Thursday, 7 January 2010

Analytical Philosophy

The subject of analytical (or analytic) philosophy is far more complex than often appears at first sight. This subject is sometimes divided into two strongly defined phases, meaning the circa 1900-1960 trend of developments, and the post-1960 contemporary version. Thus entries 2-6 on this blog refer to the preliminary period.

The contemporary analytical trend is widespread in Britain, America, Canada, and Australia. It is not a uniform model, and exponents differ markedly in their views. Contemporary analytic is frequently viewed as a rival of what is known as “continental philosophy,” one exemplar of which is Jacques Derrida (1930-2004), whose “deconstruction” of texts has been strongly queried. See my web entry
Jacques Derrida and deconstruction (2008).

Many contemporary analytical philosophers emphasise clarity of argument via logic and language analysis. However, they have exhibited varying tendencies and methods of exegesis. Not infrequently, they have actually rejected basic ideas found in the pre-1960 phase of the analytic phenomenon. It is no longer easy to keep track of all the formulations and dispositions involved. Language philosophy is sometimes said to have been relegated as a primary pursuit, having become a secondary support, though nonetheless visible.

A fair number of contemporary analytical philosophers have integrated the natural sciences into their worldview. This has sometimes tended to converge with earlier attitudes of the Vienna Circle and logical positivism, though again, there are variations.

The logical positivists are noted for rejecting many traditional problems of philosophy, especially anything relating to metaphysics. Their emphasis upon empiricism opted for the conclusion that philosophy must decode to the strictly scientific and logical clarification of thoughts and concepts. The truths of science were regarded as verifiable, with logic and mathematics the runners-up for accuracy. These interests comprised the only meaningful statements. Everything else amounted to an irrelevant statement, not actually being true or false, but meaningless. Ethics, metaphysics, and aesthetics were placed in the category of meaningless statements.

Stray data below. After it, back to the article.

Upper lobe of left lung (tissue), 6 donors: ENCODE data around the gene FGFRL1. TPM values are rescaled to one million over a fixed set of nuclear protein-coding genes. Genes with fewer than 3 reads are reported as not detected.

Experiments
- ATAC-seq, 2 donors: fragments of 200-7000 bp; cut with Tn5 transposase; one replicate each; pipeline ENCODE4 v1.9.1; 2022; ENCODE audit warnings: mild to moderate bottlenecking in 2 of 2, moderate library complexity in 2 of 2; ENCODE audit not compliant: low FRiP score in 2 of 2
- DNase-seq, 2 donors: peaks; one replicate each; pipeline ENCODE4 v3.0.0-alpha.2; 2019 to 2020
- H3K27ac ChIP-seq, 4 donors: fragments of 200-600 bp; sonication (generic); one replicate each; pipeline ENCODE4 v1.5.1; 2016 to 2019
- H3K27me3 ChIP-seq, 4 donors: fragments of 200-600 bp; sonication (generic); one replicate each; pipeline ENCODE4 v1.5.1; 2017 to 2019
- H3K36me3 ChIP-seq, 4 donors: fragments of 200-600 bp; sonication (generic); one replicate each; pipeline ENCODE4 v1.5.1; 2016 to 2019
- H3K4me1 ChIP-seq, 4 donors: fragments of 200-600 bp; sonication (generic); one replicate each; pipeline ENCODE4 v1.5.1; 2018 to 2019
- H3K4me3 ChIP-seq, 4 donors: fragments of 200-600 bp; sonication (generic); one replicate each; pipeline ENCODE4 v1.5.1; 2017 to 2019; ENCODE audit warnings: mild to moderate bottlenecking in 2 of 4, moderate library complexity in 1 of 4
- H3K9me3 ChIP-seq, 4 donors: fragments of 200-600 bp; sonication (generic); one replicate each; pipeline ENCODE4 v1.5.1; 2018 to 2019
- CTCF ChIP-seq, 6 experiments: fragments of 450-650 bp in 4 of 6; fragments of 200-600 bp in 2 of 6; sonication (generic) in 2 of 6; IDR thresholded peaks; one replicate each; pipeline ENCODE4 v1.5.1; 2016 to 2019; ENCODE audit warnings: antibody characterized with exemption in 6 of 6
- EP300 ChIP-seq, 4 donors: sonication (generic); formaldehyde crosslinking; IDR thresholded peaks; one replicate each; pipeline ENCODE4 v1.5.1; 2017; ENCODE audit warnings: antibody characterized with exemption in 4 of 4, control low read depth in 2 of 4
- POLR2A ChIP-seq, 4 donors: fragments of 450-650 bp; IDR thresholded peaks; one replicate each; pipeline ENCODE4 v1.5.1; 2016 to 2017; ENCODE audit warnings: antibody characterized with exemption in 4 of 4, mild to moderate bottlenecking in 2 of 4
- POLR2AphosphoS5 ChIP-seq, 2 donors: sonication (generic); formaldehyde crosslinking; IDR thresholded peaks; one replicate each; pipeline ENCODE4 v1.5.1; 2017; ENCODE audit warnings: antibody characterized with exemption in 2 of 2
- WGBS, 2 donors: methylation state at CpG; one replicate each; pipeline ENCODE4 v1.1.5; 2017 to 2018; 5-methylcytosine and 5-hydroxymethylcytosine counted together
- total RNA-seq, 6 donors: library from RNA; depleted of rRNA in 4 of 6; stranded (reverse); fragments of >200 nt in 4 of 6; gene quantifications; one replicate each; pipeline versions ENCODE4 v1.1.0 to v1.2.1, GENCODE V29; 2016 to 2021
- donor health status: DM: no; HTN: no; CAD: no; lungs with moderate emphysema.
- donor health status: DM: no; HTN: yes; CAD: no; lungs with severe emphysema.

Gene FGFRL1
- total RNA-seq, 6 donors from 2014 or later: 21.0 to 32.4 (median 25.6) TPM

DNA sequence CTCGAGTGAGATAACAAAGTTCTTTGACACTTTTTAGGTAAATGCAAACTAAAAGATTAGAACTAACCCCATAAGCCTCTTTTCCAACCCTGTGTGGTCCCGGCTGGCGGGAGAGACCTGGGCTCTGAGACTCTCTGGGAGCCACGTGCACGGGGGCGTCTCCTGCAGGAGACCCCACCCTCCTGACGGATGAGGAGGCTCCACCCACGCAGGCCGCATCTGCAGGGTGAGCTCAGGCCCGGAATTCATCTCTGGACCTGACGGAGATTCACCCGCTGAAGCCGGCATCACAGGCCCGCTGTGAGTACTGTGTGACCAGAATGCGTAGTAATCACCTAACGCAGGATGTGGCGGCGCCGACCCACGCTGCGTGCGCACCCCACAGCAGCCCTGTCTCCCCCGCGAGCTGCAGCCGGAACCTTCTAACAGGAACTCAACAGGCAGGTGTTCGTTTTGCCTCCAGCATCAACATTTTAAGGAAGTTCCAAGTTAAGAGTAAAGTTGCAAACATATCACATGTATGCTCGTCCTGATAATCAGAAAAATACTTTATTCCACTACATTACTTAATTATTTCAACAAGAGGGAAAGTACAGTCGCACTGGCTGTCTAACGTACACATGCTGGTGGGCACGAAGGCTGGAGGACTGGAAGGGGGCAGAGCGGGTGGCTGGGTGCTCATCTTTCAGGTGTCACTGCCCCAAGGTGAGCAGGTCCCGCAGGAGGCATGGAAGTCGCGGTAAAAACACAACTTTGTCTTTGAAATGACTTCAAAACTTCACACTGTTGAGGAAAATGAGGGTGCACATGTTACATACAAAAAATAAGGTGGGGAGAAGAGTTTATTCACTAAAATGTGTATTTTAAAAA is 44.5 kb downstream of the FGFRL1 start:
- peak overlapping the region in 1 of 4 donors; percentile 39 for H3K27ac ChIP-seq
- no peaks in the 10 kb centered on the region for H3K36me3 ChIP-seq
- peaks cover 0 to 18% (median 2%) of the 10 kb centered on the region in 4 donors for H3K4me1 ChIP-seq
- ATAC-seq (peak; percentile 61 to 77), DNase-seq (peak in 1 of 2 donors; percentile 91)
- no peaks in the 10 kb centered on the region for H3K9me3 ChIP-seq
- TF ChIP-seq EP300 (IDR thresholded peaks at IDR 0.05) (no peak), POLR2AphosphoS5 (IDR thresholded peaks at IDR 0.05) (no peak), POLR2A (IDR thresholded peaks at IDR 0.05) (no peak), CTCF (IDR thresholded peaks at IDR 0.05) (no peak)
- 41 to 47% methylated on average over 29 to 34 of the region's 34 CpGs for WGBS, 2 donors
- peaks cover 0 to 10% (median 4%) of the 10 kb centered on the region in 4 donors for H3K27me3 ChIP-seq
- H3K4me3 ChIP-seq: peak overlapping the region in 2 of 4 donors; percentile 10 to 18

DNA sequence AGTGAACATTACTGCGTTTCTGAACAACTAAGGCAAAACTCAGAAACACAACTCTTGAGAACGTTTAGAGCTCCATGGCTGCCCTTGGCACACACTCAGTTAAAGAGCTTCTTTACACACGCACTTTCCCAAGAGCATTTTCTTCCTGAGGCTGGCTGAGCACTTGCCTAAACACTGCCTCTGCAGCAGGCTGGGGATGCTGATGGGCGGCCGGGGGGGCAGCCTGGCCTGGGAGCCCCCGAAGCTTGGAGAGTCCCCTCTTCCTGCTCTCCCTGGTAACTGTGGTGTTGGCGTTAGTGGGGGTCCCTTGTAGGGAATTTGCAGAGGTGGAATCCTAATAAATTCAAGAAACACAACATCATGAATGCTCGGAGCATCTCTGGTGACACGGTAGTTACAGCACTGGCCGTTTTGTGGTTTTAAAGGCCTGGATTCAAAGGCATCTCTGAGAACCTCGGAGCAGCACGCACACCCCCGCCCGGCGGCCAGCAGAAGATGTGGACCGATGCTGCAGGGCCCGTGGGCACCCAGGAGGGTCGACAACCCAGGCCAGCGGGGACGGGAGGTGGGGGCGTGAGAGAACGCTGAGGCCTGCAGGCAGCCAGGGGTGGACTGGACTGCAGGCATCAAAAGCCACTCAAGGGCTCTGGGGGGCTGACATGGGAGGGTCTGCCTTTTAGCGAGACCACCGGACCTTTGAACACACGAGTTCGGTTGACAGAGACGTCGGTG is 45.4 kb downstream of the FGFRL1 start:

Logical positivism met a challenge in the 1950s, and notably in Wittgenstein’s Philosophical Investigations (1953), a work strongly associated with language philosophy. Some British philosophers emphasise the influence of Wittgenstein in the 1960s and 1970s, and lament the fact that developments in American analytical philosophy during the 1970s offset that British trend by the new fascination with computers, neurophysiology, and other matters.

In Britain, the “contemplative philosophy” associated with Wittgenstein was argued as part of a new approach to the philosophy of religion, said to have revived when logical positivism fell from favour. Some have reflected that “contemplative philosophy” is very sparse in Wittgenstein’s published output, a factor contributing to my own interpretation in entry no. 2, which does not deny any significance of the innovated phrase, but instead meaning that the new language philosophy failed to express complexities inherent.